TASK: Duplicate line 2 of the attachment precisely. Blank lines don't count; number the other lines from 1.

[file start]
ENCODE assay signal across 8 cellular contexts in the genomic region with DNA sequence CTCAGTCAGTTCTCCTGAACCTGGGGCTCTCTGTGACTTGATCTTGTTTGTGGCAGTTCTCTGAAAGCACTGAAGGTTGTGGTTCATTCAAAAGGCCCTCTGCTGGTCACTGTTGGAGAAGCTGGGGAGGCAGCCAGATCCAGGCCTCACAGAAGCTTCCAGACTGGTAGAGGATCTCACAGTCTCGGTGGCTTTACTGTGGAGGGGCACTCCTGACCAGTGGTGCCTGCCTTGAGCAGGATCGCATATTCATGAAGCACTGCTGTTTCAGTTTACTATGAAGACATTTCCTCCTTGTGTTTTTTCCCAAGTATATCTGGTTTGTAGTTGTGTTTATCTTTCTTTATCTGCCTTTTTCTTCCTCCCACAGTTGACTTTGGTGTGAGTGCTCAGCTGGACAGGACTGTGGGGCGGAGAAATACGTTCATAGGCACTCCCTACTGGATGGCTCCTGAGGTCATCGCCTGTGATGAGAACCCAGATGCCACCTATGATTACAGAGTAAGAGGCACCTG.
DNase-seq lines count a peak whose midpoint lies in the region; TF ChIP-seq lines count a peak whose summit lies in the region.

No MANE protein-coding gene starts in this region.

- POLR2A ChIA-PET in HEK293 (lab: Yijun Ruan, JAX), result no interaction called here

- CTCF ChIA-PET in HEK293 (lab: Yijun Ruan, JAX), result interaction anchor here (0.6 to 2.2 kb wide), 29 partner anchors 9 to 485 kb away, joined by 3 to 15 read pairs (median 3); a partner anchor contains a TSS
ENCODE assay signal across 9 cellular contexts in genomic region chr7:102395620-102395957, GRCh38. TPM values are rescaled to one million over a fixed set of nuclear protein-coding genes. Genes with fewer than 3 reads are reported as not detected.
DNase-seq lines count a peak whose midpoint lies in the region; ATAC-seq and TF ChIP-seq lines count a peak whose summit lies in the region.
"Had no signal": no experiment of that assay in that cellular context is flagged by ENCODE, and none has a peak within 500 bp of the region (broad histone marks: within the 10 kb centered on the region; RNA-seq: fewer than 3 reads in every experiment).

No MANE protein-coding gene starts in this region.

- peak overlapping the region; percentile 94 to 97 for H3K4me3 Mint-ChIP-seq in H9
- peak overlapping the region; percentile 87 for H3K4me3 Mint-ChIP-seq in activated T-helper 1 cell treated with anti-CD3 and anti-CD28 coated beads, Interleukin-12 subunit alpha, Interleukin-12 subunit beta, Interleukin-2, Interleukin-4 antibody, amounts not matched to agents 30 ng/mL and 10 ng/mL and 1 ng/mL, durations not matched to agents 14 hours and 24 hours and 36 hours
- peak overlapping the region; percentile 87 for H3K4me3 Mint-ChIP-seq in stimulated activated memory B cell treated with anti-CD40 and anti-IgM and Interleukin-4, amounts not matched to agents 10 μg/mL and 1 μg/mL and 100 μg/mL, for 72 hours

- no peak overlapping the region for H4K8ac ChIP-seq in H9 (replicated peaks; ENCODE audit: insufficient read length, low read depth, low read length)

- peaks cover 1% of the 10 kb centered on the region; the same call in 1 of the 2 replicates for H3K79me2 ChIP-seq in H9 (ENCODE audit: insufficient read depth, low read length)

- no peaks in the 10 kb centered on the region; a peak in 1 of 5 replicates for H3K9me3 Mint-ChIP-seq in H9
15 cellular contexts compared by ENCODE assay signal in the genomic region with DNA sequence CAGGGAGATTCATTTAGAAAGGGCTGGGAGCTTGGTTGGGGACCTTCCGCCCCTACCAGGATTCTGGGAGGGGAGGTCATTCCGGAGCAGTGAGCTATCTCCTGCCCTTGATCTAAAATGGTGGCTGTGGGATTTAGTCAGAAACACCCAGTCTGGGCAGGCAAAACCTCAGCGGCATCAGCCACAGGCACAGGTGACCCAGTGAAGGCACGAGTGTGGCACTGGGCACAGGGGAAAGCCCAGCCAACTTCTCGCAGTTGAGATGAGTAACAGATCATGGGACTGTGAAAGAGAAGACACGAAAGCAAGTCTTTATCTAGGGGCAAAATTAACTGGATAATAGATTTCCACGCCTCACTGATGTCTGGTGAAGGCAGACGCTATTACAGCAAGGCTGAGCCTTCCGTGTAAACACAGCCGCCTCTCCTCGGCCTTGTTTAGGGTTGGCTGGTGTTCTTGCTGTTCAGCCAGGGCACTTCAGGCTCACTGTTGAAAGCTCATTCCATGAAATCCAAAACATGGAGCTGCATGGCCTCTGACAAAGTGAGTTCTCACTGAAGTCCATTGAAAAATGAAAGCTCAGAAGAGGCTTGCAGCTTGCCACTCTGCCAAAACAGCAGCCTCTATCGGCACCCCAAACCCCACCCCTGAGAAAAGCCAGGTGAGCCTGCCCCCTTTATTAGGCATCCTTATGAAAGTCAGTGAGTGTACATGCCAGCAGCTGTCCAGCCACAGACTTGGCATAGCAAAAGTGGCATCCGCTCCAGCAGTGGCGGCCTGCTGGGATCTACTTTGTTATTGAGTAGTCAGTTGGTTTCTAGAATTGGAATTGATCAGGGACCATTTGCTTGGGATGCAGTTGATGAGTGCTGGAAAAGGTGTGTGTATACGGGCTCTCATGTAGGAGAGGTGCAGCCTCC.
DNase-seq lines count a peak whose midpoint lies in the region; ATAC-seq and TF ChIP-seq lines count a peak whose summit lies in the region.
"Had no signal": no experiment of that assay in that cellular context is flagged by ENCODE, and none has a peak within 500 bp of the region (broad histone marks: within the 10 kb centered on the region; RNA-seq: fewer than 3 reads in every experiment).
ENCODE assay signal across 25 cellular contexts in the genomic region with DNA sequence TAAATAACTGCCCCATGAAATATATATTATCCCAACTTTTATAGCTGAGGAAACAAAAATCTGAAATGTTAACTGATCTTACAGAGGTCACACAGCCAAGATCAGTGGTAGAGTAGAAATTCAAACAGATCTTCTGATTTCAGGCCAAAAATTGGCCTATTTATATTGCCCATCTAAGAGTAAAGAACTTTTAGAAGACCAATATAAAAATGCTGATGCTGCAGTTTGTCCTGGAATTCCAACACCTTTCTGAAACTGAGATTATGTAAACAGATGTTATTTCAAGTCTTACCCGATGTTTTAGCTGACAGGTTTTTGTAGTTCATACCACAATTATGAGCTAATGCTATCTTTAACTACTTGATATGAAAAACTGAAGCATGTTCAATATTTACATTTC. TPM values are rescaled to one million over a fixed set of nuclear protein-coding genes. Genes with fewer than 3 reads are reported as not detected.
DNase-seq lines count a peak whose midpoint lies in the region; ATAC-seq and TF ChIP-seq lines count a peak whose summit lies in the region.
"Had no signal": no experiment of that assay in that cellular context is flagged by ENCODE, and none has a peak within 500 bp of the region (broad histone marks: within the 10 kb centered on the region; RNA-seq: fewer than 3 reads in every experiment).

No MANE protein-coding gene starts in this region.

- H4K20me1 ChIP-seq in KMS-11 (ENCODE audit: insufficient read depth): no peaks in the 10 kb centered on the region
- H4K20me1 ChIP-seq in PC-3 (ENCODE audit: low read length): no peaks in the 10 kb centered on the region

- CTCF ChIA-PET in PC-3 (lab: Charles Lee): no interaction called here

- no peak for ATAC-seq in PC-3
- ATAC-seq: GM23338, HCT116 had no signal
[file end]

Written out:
DNase-seq lines count a peak whose midpoint lies in the region; TF ChIP-seq lines count a peak whose summit lies in the region.